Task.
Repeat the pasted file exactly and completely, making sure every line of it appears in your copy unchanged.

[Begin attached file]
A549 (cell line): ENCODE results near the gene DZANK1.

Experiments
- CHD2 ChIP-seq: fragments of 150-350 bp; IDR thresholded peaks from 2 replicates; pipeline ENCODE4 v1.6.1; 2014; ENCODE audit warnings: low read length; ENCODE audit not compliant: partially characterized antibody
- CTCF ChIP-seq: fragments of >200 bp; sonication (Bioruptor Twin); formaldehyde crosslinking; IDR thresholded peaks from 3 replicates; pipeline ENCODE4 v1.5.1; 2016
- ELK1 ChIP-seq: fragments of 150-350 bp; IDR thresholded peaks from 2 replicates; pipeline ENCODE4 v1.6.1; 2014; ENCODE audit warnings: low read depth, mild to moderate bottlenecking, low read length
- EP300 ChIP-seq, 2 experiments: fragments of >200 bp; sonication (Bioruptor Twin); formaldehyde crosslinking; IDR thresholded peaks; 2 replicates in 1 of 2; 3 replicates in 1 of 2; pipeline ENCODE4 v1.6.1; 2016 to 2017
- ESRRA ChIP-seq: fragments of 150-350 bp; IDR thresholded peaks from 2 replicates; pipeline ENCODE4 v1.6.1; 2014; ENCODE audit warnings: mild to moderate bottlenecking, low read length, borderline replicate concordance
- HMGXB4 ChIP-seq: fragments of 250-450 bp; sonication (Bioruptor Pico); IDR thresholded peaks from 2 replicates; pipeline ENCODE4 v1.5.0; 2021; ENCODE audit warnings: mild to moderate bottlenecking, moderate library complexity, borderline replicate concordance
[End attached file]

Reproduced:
A549 (cell line): ENCODE results near the gene DZANK1.

Experiments
- CHD2 ChIP-seq: fragments of 150-350 bp; IDR thresholded peaks from 2 replicates; pipeline ENCODE4 v1.6.1; 2014; ENCODE audit warnings: low read length; ENCODE audit not compliant: partially characterized antibody
- CTCF ChIP-seq: fragments of >200 bp; sonication (Bioruptor Twin); formaldehyde crosslinking; IDR thresholded peaks from 3 replicates; pipeline ENCODE4 v1.5.1; 2016
- ELK1 ChIP-seq: fragments of 150-350 bp; IDR thresholded peaks from 2 replicates; pipeline ENCODE4 v1.6.1; 2014; ENCODE audit warnings: low read depth, mild to moderate bottlenecking, low read length
- EP300 ChIP-seq, 2 experiments: fragments of >200 bp; sonication (Bioruptor Twin); formaldehyde crosslinking; IDR thresholded peaks; 2 replicates in 1 of 2; 3 replicates in 1 of 2; pipeline ENCODE4 v1.6.1; 2016 to 2017
- ESRRA ChIP-seq: fragments of 150-350 bp; IDR thresholded peaks from 2 replicates; pipeline ENCODE4 v1.6.1; 2014; ENCODE audit warnings: mild to moderate bottlenecking, low read length, borderline replicate concordance
- HMGXB4 ChIP-seq: fragments of 250-450 bp; sonication (Bioruptor Pico); IDR thresholded peaks from 2 replicates; pipeline ENCODE4 v1.5.0; 2021; ENCODE audit warnings: mild to moderate bottlenecking, moderate library complexity, borderline replicate concordance